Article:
GFCI under Kitchen Sink????

Should the outlet under the kitchen sink be a GFCI? From what I understand all outlets within 6’ of water should be GFCI protected.

It is not required by code as the outlet does not serve the counter top.

What about the outlets in the laundry room do they need to be GFCI?

Only the outlets within 6 feet of the sink (if equipped).

If they supply the washer, they do not need to be GFCI’ed.

No, but could someone fire the Carpenter that butchered that cabinet around that outlet. :):mrgreen:

If they did that, then 85% of the Carpenters wouldn’t be working.

This is a typical mess for a kitchen cabinet.

:mrgreen::mrgreen: You got a point there David.:slight_smile:

Remember now…if the washer receptacle is within 6’ of the edge of the sink. It would indeed require the receptacle to be GFCI protected. Nothing in the NEC would allow the washer receptacle IF in that 6’ area to not be GFCI protected.

Even a dedicated cicuit?

Good point…

Paul, can you elaborate on what that means?:slight_smile:

He’s stating that if the washer is plugged into an outlet and this outlet is within 6 feet of a sink, it should be GFCI’ed

I don’t really make a big deal out of this situation.

Most dishwashers I see share the same receptacle under the counter cabinet with the pig, that is what is confusing, it is within 6’ of the sink.:???::slight_smile:

Ya, but a homeowner would more likely plug into an outlet behind a washer (at a convenient stomach height) verses an outlet located in a lower cabinet where they have to crawl into to get access to the concealed outlet.

Yes…makes no difference.

Sure…remember now we are talking about two different things here. The 6’ requirement is from the edge of the sink. That is a utility sink, wet bar sink and Laundry sink…not a kitchen sink !!!

GFCI is required when serving the countertop receptacles in a kitchen BUT the 6’ requirement only comes into play on in regards to the location of the receptacles as it relates to Wet Bars, Laundry Sinks and Utility Sinks so it is easy to confuse the two requirements.

Just remember that also once your state is enforcing the 2008 NEC, any sink in non-dwelling buildings will have the 6’ requirement as well…just figured I would remind all those commercial inspectors out there.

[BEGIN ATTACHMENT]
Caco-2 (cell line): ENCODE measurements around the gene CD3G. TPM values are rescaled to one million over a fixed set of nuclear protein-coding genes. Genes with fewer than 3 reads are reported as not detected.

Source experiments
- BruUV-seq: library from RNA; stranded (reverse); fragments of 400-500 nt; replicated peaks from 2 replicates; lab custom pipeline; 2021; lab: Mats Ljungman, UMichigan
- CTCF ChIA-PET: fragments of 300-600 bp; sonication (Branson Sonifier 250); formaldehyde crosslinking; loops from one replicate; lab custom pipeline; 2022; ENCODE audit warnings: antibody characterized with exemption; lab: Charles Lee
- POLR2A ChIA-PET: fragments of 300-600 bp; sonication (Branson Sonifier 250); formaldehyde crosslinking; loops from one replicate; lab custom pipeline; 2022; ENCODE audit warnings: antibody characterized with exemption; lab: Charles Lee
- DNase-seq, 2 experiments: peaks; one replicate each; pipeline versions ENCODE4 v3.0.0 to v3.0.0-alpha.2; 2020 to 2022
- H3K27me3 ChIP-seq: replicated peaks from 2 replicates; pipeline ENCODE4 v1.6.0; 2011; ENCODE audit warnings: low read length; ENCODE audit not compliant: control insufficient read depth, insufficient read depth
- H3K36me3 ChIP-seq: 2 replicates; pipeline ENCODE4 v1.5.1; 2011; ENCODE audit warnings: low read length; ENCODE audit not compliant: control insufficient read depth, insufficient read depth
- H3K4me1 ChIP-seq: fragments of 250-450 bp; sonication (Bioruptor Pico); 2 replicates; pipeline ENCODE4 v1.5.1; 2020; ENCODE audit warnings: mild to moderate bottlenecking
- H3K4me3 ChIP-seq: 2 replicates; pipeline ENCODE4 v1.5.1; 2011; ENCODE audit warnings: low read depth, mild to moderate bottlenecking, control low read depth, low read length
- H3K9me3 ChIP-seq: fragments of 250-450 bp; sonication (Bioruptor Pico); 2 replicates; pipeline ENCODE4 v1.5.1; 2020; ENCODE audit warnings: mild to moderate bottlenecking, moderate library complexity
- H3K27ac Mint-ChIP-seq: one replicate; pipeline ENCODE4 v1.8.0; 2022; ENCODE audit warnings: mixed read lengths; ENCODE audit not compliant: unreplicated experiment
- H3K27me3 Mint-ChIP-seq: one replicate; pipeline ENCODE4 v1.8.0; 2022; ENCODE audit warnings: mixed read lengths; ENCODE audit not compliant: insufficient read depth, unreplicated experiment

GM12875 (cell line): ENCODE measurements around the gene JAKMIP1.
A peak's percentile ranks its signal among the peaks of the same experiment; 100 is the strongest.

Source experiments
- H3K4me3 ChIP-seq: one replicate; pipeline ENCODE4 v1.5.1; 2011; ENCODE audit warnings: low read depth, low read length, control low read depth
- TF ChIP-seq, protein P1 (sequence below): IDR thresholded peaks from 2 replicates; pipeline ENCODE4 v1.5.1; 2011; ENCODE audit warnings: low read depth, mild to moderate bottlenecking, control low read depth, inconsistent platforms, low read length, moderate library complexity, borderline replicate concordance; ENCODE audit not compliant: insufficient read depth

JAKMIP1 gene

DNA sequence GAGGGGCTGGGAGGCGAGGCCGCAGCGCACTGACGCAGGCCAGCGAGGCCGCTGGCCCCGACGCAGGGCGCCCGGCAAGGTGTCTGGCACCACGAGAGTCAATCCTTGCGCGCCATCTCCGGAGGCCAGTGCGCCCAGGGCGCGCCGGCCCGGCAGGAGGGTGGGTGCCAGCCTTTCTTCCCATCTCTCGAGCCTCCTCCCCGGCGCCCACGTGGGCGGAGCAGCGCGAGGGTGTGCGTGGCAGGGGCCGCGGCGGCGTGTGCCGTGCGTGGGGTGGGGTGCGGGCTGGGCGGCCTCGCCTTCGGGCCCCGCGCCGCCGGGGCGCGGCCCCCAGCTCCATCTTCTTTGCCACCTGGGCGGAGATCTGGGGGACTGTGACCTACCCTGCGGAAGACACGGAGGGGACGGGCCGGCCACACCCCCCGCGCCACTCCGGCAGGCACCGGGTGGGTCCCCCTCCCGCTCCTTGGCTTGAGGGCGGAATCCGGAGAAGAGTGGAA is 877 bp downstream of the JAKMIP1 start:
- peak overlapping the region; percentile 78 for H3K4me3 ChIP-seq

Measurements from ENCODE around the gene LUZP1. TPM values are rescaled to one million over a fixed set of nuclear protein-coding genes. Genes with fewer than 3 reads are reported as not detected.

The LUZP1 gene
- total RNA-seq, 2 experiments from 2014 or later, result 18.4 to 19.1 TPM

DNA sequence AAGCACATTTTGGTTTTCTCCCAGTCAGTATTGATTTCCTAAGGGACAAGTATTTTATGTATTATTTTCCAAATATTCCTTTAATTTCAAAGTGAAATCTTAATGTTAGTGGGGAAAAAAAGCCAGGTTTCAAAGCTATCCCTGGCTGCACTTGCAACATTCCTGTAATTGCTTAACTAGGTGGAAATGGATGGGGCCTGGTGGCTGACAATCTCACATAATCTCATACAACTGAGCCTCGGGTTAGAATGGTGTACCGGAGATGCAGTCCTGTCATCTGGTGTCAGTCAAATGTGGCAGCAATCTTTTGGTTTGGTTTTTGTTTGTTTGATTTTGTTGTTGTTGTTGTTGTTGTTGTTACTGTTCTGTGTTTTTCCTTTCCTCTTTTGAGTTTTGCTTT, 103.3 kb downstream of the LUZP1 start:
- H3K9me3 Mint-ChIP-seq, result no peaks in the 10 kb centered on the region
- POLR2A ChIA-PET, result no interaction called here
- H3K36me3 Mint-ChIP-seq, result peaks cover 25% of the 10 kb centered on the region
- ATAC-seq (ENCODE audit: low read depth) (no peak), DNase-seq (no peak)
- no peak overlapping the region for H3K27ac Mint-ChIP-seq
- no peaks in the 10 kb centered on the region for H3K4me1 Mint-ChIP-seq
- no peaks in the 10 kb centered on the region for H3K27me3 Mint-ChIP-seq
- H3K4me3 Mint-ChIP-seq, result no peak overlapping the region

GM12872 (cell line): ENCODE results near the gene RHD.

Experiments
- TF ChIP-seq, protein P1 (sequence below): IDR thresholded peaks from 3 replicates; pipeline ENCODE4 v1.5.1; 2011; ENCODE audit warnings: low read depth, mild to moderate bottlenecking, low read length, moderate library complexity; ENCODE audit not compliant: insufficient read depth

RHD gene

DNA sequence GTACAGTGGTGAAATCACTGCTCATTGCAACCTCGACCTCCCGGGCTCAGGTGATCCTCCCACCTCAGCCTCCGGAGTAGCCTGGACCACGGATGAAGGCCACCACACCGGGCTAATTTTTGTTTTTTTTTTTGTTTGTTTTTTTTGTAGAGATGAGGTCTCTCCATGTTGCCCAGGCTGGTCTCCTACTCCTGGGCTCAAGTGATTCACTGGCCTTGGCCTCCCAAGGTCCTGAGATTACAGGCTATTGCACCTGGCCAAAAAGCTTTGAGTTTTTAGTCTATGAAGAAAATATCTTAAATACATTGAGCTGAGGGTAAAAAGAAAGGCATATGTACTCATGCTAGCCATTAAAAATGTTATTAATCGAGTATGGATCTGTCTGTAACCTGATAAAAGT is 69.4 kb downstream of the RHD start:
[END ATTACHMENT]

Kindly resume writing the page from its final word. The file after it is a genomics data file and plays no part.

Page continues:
What about the inside cabinet under the basin issue as it just seems to make common sense that should be considered a wet location area.?

I know not required (nor do I call it out but if the other side of the island wall has GFCI than why not that?

Because it is unlikely to be used as a convenience outlet or for small appliances

What makes the area under the sink a wet location? From where I stand it looks dry under there…lol…Well firstly because the code says receptacles serving the countertops must be GFCI protected…no one …wait no NORMAL person is going to use that receptacle under the sink to serve the countertop and code would not allow it anyway.

It’s all in the codes my friend…all in the codes…:mrgreen:

Paul,

I recently ran into an upscale home that had custom kitchen cabinetry with built in spring loaded shelving that brought a large food mixer up to counter level. It was pre-wired inside the cabinet so the unit was always plugged in. The shelving brought the unit up to even with counter level about 4 feet away from the kitchen sink.

It was not GFCI protected but I recommended it due to final positioning of the cabinet / appliance when in use. What say you?